He was born and raised in Kansas City, Missouri. He began his musical career in Los Angeles in his teens and migrated around to wind up in New York City in time to take part in the folk music revival of the early 1960s. He is best remembered for his activity in the Greenwich Village area. He performed with Bob Dylan soon after Dylan's arrival in New York City, was a contributor to Broadside Magazine and recorded a number of albums for Folkways Records and other labels.
Raised as a Quaker, Spoelstra's career was put on hold from 1963–1965, when he performed alternative service as a conscientious objector in Fresno, California. In the mid-1960s, he frequently performed at the Ash Grove in West Hollywood. He later settled in Northern California, where he lived, primarily near Stockton, until his death. Withdrawing from the touring life to raise a family, Spoelstra and his wife Sherry embraced Christianity in 1969 and in the mid-1970s, became a minister and used his musical talents as a means to preach his spiritual messages. In the late 1970s, he recorded and released two albums of Gospel music, Somehow I Always Knew and Comin' Back To Town.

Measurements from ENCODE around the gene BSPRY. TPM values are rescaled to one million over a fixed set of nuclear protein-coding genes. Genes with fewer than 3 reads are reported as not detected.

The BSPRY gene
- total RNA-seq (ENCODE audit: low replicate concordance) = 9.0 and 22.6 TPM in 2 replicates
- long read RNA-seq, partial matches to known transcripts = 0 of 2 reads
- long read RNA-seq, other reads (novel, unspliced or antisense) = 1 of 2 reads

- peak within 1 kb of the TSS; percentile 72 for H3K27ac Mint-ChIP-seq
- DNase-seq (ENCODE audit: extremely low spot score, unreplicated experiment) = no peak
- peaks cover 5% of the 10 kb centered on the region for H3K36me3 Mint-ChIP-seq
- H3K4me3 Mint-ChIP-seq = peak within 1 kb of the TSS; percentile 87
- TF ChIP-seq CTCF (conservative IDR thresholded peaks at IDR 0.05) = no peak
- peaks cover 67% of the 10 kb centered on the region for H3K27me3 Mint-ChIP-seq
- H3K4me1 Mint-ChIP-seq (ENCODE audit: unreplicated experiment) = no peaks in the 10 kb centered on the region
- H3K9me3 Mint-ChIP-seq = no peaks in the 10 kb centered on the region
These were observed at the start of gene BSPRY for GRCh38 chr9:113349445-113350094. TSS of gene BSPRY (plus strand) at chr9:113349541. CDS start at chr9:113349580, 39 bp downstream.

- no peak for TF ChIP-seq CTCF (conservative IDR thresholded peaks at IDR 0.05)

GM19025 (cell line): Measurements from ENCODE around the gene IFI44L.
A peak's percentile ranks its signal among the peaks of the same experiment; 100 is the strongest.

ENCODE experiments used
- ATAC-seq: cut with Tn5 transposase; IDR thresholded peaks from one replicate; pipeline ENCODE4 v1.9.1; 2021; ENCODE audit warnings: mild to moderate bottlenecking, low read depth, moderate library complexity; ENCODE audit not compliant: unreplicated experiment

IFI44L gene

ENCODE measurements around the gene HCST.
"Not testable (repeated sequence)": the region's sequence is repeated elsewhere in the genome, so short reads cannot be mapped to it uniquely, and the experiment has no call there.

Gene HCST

Retiring from music in the early 1980s, he worked for a number of years as a tour bus driver in Yosemite National Park. Throughout this period in his life, Spoelstra remained in touch with his music. In 2001, he recorded an album entitled, Out Of My Hands for the Origin Jazz Library label; the first record he'd made in 20 years. The album is a mix of new songs written for the album and some of his old favorites. In his later years he returned to the stage to perform on a limited scale. He would perform until the summer of 2006 when illness forced him to stop. Several of his albums recorded for Elektra Records, long out of print, have been recently reissued. An album of Gospel songs recorded prior to his death is planned for release, according to his website.
- Official website
- All Music.com biography
- Illustrated Mark Spoelstra discography
- Washington Post Obituary
- Origin Jazz Library
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